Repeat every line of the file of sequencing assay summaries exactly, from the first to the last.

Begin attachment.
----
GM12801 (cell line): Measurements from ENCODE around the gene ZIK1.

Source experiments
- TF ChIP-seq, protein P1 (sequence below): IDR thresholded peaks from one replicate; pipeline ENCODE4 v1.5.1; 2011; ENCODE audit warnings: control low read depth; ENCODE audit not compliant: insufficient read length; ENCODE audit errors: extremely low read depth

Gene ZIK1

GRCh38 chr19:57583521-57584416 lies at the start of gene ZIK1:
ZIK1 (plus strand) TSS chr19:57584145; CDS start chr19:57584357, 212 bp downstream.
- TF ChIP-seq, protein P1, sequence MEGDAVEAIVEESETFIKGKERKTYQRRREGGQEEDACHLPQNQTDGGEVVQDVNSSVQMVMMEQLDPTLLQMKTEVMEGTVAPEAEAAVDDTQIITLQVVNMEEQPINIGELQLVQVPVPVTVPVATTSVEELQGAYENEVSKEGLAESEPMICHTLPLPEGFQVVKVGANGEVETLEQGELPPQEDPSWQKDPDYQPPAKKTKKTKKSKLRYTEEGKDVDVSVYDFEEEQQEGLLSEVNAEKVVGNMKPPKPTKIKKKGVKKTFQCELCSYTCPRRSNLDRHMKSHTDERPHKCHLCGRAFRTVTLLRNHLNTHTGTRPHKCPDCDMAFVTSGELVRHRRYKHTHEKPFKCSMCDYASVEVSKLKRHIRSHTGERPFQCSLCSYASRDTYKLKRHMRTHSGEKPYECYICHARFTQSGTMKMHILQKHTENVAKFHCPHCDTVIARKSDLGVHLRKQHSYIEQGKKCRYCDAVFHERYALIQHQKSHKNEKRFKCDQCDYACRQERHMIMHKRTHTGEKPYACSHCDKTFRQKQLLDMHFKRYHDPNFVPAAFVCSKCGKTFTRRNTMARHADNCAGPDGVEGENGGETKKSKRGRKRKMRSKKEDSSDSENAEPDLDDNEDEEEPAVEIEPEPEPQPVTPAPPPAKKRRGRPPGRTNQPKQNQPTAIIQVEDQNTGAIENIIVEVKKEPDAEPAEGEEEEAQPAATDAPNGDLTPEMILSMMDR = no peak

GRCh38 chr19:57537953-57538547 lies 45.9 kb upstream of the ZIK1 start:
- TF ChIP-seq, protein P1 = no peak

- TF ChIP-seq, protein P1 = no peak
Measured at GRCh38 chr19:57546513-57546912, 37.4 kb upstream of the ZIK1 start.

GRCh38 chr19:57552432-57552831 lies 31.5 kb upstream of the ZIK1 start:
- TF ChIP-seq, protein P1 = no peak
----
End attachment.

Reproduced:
GM12801 (cell line): Measurements from ENCODE around the gene ZIK1.

Source experiments
- TF ChIP-seq, protein P1 (sequence below): IDR thresholded peaks from one replicate; pipeline ENCODE4 v1.5.1; 2011; ENCODE audit warnings: control low read depth; ENCODE audit not compliant: insufficient read length; ENCODE audit errors: extremely low read depth

Gene ZIK1

GRCh38 chr19:57583521-57584416 lies at the start of gene ZIK1:
ZIK1 (plus strand) TSS chr19:57584145; CDS start chr19:57584357, 212 bp downstream.
- TF ChIP-seq, protein P1, sequence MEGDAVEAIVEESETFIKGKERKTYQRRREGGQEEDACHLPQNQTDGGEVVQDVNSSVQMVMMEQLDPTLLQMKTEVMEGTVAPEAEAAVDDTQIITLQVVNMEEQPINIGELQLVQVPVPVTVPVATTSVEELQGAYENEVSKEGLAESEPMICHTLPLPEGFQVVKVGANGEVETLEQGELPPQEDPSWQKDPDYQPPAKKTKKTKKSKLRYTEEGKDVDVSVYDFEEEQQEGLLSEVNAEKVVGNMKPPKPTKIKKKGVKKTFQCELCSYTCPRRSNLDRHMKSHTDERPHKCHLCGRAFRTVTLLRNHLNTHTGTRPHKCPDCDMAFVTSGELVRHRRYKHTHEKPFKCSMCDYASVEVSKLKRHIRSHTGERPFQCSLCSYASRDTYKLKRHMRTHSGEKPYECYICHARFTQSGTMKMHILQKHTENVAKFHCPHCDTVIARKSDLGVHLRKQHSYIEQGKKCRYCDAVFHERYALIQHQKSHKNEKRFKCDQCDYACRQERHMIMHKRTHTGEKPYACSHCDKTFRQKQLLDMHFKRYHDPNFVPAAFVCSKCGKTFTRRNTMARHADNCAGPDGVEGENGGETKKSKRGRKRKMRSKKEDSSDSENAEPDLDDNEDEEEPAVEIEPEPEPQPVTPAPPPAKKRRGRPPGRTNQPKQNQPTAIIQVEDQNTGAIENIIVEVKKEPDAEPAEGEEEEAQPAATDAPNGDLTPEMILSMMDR = no peak

GRCh38 chr19:57537953-57538547 lies 45.9 kb upstream of the ZIK1 start:
- TF ChIP-seq, protein P1 = no peak

- TF ChIP-seq, protein P1 = no peak
Measured at GRCh38 chr19:57546513-57546912, 37.4 kb upstream of the ZIK1 start.

GRCh38 chr19:57552432-57552831 lies 31.5 kb upstream of the ZIK1 start:
- TF ChIP-seq, protein P1 = no peak